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1An amount of money or property left to someone in a will.‘my grandmother died and unexpectedly left me a small legacy’
bequest, inheritance, heritage, bequeathal, bestowal, benefaction, endowment, gift, patrimony, heirloom, settlement, birthright, provisionView synonyms
- ‘Funding comes from campaigns, bequests, legacies and the continuing generosity of Cantabrians.’
- ‘Outline the division of your estate giving details of cash legacies to friends or charities, bequests of specific property.’
- ‘The minster has always been funded by generous gifts and legacies.’
- ‘From charity legacies to endowment shortfalls, John Husband answers your financial queries’
- ‘Partnerships will bring you wealth and success and you may inherit a legacy.’
- ‘Bad inheritance planning can mean your legacy is eaten up by probate taxes, solicitor's fees and charges.’
- ‘The 8th shows gain from dowries, unexpected inheritances and legacies.’
- ‘Many of the large charities rely on legacies, which can cut inheritance tax bills.’
- ‘Bentham tells the family that they are about to inherit a legacy from a relative.’
- ‘Friends chairman David Meal said the cots had been bought with money from legacies, donations, and a very successful collection in December at Tesco at Askham Bar.’
- ‘This would generate 4,000 per year, to which would be added other gifts and legacies.’
- ‘However the opportunities to grant bequests, or to leave legacies and gifts are pre-empted.’
- ‘They have income from legacies or property sales, and they will take in a lot from collections.’
- ‘Most charities would claim that around 30 per cent of their income comes from the legacies - gifts - left by people in their will.’
- 1.1 Something left or handed down by a predecessor.‘the legacy of centuries of neglect’
consequence, effect, outcome, upshot, spin-off, repercussion, aftermath, footprint, by-product, product, resultView synonyms
- ‘Cemetery managers, like parishes, have inherited an unenviable legacy from past generations.’
- ‘Many have commented on how the lasting divisions on the sub-continent are partly a legacy of British colonialism.’
- ‘One of the legacies of these practices is the impact on the property market in the target areas.’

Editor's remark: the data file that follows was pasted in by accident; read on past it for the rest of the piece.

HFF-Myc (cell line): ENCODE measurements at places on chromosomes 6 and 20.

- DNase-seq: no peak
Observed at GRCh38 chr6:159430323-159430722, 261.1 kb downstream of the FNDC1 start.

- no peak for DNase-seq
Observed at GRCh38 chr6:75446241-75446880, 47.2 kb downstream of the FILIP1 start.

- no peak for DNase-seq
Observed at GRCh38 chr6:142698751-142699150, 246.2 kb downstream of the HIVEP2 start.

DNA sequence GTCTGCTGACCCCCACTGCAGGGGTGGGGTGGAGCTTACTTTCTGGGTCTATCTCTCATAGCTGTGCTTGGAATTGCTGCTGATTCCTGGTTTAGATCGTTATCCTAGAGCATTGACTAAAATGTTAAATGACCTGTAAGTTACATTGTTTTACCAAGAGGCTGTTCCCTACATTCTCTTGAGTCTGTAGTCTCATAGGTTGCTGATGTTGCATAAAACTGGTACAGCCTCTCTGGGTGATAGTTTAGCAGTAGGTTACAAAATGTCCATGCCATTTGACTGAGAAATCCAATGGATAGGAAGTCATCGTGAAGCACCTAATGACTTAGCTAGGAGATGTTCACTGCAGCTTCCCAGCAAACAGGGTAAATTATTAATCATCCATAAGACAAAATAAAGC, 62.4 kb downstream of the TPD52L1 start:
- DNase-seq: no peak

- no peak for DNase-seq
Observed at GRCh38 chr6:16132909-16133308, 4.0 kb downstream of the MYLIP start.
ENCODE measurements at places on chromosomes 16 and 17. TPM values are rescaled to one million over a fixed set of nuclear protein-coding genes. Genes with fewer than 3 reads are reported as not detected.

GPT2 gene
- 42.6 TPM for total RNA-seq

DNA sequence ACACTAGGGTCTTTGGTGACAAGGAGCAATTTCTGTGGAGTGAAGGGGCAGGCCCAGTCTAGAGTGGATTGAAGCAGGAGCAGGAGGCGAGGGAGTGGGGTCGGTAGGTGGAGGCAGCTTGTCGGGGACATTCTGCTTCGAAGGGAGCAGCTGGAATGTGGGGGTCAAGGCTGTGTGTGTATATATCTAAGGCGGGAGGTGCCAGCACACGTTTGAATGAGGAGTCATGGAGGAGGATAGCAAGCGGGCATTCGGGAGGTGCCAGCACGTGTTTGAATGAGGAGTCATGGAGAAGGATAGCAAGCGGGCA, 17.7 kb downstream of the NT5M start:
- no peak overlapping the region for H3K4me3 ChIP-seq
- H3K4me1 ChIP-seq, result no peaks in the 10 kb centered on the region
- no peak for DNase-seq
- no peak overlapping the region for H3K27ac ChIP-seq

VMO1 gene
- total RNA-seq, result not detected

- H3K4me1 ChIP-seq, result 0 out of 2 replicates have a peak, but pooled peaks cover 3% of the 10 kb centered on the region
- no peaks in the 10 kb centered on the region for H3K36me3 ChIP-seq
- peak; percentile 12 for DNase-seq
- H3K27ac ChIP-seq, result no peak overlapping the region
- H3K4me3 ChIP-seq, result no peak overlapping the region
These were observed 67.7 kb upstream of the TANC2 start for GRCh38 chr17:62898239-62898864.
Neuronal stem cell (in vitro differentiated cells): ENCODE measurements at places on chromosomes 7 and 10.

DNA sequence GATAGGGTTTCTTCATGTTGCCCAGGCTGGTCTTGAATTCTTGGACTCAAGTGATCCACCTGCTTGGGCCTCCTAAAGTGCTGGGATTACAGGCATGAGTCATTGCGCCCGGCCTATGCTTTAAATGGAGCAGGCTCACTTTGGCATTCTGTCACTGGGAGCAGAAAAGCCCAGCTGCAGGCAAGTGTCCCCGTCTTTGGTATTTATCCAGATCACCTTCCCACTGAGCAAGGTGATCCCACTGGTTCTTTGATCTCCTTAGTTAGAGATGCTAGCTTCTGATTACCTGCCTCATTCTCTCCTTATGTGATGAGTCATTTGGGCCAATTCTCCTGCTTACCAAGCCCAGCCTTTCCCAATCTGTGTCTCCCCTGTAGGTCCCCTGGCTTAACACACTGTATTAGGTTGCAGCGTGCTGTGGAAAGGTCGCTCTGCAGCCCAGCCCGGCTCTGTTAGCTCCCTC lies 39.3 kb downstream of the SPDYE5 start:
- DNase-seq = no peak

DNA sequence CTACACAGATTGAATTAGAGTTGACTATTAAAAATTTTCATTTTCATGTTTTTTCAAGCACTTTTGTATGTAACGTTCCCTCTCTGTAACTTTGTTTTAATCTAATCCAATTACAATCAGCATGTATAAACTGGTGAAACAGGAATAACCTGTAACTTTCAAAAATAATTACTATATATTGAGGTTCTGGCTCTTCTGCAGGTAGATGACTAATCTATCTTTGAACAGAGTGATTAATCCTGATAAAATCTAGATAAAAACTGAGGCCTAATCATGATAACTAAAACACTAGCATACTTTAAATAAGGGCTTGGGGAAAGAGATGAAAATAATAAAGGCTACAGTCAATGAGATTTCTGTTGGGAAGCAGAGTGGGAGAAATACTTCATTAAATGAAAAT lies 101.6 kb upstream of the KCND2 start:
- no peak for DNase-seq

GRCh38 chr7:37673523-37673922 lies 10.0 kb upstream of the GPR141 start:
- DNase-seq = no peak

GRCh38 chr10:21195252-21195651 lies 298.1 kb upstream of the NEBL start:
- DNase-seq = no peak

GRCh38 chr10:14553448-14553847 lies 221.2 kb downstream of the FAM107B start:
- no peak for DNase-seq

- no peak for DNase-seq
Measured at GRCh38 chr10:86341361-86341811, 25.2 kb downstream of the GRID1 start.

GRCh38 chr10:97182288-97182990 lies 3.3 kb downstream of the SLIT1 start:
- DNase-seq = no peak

- ‘It is clear that the traits William has inherited from his mother are also reinforced from a legacy on his father's side too.’
- ‘Nicholson created something extraordinary but the custodians of the club have not done justice to his legacy.’
- ‘Its roots go back to colonial history and it is a legacy of European colonialism and modernity.’
- ‘The legacies of Prohibition were an increased level of alcohol consumption and flourishing organised crime.’
- ‘The modern consensus view is to judge the legacies of empire, especially of the modern European empires, very harshly.’
- ‘All of those things are lasting legacies and testaments to the man's hockey career.’
- ‘The war bestowed two valuable legacies on women.’
- ‘Some turned to alcohol or drugs to cope with their legacies of violence and shame.’
- ‘The real issue here is not public dental services, but flawed national health policy, and its legacy.’
- ‘And at this stage of his career, Oscar is looking for more than money: he's got his eye on his legacy.’
- ‘One of the major themes of the book is the ongoing legacy of colonialism.’
- ‘Groups in Scotland that have long campaigned to address the asbestos legacy have welcomed the legislation.’
- ‘If chimps and humans are both violent, they are likely to share a genetic legacy for violence with this ancestor.’
- ‘And their legacies continue to cause newcomers to pause before embarking down similar routes.’
- ‘The original was cool, but this one tries with unsuccessful results to live up to the legacy of its predecessor.’
- ‘I guess that he might have preferred more substantial legacies than these, but maybe they'll do just fine.’
- ‘Paradoxically her legacy was to remove any parental role in the provision of contraception for young people.’
Denoting or relating to software or hardware that has been superseded but is difficult to replace because of its wide use.
- ‘Then new projects that could have gone with the legacy platform start going to the new one.’
- ‘The legacy server may reside on a different machine and is the third tier in our architecture.’
- ‘Integration with legacy systems has been cited as a problem by over half of respondents.’
- ‘This meant that legacy applications would not be supported if companies moved to updated versions.’
- ‘None of these legacy ports are able to handle the high bandwidth peripherals of today.’
Late Middle English (also denoting the function or office of a deputy, especially a papal legate): from Old French legacie, from medieval Latin legatia ‘legateship’, from legatus ‘person delegated’ (see legate).
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